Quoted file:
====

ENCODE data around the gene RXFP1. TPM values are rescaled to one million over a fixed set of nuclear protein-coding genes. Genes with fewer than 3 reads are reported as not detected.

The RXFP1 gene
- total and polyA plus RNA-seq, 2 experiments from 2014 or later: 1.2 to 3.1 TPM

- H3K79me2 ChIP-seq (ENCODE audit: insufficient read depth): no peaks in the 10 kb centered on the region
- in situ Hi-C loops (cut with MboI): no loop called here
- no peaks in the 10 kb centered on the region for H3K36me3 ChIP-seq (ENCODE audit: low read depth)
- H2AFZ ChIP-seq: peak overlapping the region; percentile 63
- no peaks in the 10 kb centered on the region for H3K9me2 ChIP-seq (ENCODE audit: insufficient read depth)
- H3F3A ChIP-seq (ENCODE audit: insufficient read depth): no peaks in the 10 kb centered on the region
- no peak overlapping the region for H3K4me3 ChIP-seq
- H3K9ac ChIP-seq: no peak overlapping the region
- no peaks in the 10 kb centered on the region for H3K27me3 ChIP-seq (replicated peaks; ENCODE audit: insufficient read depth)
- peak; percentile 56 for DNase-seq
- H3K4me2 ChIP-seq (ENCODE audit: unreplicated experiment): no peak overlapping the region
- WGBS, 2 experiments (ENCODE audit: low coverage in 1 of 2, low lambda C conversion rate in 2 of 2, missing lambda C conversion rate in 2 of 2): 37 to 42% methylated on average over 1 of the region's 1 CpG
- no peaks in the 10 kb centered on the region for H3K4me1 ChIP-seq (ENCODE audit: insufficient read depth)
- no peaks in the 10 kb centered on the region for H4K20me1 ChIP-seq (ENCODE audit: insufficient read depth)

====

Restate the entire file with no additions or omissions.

ENCODE data around the gene RXFP1. TPM values are rescaled to one million over a fixed set of nuclear protein-coding genes. Genes with fewer than 3 reads are reported as not detected.

The RXFP1 gene
- total and polyA plus RNA-seq, 2 experiments from 2014 or later: 1.2 to 3.1 TPM

- H3K79me2 ChIP-seq (ENCODE audit: insufficient read depth): no peaks in the 10 kb centered on the region
- in situ Hi-C loops (cut with MboI): no loop called here
- no peaks in the 10 kb centered on the region for H3K36me3 ChIP-seq (ENCODE audit: low read depth)
- H2AFZ ChIP-seq: peak overlapping the region; percentile 63
- no peaks in the 10 kb centered on the region for H3K9me2 ChIP-seq (ENCODE audit: insufficient read depth)
- H3F3A ChIP-seq (ENCODE audit: insufficient read depth): no peaks in the 10 kb centered on the region
- no peak overlapping the region for H3K4me3 ChIP-seq
- H3K9ac ChIP-seq: no peak overlapping the region
- no peaks in the 10 kb centered on the region for H3K27me3 ChIP-seq (replicated peaks; ENCODE audit: insufficient read depth)
- peak; percentile 56 for DNase-seq
- H3K4me2 ChIP-seq (ENCODE audit: unreplicated experiment): no peak overlapping the region
- WGBS, 2 experiments (ENCODE audit: low coverage in 1 of 2, low lambda C conversion rate in 2 of 2, missing lambda C conversion rate in 2 of 2): 37 to 42% methylated on average over 1 of the region's 1 CpG
- no peaks in the 10 kb centered on the region for H3K4me1 ChIP-seq (ENCODE audit: insufficient read depth)
- no peaks in the 10 kb centered on the region for H4K20me1 ChIP-seq (ENCODE audit: insufficient read depth)